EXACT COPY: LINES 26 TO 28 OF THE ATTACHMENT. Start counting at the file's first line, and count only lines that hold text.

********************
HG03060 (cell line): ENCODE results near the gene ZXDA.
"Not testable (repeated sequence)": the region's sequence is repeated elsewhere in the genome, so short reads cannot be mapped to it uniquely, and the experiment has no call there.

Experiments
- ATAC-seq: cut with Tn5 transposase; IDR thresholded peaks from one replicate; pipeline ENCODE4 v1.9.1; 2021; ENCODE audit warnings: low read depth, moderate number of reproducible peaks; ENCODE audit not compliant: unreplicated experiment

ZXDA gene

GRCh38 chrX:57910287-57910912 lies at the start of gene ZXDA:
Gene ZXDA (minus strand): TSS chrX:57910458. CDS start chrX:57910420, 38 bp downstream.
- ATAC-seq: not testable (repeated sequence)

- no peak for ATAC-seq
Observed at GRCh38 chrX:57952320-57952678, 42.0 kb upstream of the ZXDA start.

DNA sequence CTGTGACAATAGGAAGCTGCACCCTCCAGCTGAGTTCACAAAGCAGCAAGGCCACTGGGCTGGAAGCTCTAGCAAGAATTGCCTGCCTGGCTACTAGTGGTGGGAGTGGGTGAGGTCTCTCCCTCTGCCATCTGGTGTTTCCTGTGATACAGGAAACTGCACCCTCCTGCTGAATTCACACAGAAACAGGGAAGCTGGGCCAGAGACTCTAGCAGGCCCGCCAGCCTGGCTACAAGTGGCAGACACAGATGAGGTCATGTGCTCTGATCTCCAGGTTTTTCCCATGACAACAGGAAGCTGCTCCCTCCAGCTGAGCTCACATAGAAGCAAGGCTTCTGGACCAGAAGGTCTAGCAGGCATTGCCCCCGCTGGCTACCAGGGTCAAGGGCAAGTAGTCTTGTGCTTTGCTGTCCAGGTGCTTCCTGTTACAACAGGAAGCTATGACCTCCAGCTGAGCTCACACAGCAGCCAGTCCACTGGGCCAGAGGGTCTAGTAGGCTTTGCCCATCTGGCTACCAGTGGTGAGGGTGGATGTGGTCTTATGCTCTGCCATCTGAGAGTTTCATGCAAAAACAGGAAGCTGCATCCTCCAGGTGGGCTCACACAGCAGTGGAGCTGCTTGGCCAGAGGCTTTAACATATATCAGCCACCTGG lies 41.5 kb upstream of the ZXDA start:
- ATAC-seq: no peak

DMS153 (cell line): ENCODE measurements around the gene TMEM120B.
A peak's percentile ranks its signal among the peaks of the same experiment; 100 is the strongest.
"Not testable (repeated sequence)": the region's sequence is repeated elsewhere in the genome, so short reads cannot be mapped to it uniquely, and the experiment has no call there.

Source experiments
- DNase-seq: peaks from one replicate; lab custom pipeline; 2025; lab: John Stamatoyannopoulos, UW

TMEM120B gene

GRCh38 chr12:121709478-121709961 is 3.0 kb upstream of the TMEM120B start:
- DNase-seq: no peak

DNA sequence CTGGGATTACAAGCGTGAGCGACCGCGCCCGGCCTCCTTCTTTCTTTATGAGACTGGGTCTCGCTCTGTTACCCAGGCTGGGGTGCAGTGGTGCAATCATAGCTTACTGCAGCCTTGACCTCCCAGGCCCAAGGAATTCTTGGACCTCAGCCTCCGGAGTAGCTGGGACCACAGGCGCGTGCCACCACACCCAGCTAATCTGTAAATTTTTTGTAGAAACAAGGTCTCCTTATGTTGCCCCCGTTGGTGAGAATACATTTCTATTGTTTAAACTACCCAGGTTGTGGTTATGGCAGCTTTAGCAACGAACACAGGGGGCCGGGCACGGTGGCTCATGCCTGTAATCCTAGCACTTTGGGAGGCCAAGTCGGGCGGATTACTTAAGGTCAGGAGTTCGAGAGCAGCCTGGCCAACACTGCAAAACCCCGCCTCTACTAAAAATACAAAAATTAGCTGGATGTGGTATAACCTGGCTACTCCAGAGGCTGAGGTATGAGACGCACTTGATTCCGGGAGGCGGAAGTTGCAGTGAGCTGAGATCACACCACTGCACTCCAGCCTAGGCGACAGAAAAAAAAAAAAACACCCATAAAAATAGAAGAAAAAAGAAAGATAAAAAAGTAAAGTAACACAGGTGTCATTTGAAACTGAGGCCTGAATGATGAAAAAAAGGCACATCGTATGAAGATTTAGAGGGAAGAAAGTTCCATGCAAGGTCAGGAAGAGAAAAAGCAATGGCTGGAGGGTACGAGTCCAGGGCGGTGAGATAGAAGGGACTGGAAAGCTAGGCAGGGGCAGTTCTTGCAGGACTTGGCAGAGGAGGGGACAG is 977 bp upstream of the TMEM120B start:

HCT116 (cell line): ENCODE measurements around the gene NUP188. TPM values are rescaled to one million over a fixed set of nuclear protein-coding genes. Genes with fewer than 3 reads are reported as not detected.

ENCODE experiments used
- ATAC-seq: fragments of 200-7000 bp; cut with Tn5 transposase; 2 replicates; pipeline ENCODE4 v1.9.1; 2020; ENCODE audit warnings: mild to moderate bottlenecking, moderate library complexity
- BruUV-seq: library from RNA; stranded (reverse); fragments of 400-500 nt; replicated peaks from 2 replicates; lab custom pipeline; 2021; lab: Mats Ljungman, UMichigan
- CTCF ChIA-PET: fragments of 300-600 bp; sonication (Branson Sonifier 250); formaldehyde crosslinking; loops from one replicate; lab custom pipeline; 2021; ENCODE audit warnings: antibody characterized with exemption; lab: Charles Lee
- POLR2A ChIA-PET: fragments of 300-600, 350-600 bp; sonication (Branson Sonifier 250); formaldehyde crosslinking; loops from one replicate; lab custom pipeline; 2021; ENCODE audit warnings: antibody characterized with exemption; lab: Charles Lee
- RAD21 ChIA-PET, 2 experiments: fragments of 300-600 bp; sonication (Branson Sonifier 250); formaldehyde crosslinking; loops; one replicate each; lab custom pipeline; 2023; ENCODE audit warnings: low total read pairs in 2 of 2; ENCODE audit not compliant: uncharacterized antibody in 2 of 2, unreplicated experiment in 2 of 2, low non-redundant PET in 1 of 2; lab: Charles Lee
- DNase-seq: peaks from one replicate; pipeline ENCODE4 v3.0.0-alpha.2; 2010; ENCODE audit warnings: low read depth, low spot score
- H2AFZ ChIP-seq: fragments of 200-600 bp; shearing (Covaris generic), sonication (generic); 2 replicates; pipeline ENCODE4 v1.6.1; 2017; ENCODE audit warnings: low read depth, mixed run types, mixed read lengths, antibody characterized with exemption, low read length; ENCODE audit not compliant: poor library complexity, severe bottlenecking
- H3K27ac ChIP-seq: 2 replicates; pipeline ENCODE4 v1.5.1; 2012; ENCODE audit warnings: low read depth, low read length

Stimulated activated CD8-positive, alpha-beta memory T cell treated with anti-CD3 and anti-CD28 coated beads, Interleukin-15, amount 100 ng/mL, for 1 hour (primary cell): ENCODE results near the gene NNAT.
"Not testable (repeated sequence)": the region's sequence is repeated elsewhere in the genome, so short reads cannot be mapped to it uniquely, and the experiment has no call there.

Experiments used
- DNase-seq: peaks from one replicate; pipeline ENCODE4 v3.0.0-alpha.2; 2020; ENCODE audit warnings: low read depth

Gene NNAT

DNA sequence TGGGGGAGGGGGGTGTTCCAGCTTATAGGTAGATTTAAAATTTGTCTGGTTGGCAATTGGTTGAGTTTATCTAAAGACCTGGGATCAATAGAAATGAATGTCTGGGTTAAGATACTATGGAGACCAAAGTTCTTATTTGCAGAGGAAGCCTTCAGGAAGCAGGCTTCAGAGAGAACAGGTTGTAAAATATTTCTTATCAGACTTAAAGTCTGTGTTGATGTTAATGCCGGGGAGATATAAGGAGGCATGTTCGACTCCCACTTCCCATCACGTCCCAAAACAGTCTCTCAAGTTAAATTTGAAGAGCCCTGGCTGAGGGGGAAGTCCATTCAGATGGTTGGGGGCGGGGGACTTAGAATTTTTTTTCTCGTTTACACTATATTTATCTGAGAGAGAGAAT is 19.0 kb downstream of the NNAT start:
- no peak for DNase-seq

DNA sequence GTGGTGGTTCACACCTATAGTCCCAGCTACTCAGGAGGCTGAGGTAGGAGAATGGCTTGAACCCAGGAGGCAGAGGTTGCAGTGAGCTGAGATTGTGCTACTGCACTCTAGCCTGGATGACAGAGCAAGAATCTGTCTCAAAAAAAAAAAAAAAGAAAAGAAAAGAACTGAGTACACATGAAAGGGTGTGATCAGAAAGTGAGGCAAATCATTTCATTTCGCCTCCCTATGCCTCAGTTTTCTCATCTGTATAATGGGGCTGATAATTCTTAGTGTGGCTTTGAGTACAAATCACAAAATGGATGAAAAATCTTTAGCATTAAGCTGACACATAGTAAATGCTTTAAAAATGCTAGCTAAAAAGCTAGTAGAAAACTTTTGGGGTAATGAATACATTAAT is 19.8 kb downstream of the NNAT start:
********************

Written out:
- CTCF ChIA-PET: fragments of 300-600 bp; sonication (Branson Sonifier 250); formaldehyde crosslinking; loops from one replicate; lab custom pipeline; 2021; ENCODE audit warnings: antibody characterized with exemption; lab: Charles Lee
- POLR2A ChIA-PET: fragments of 300-600, 350-600 bp; sonication (Branson Sonifier 250); formaldehyde crosslinking; loops from one replicate; lab custom pipeline; 2021; ENCODE audit warnings: antibody characterized with exemption; lab: Charles Lee
- RAD21 ChIA-PET, 2 experiments: fragments of 300-600 bp; sonication (Branson Sonifier 250); formaldehyde crosslinking; loops; one replicate each; lab custom pipeline; 2023; ENCODE audit warnings: low total read pairs in 2 of 2; ENCODE audit not compliant: uncharacterized antibody in 2 of 2, unreplicated experiment in 2 of 2, low non-redundant PET in 1 of 2; lab: Charles Lee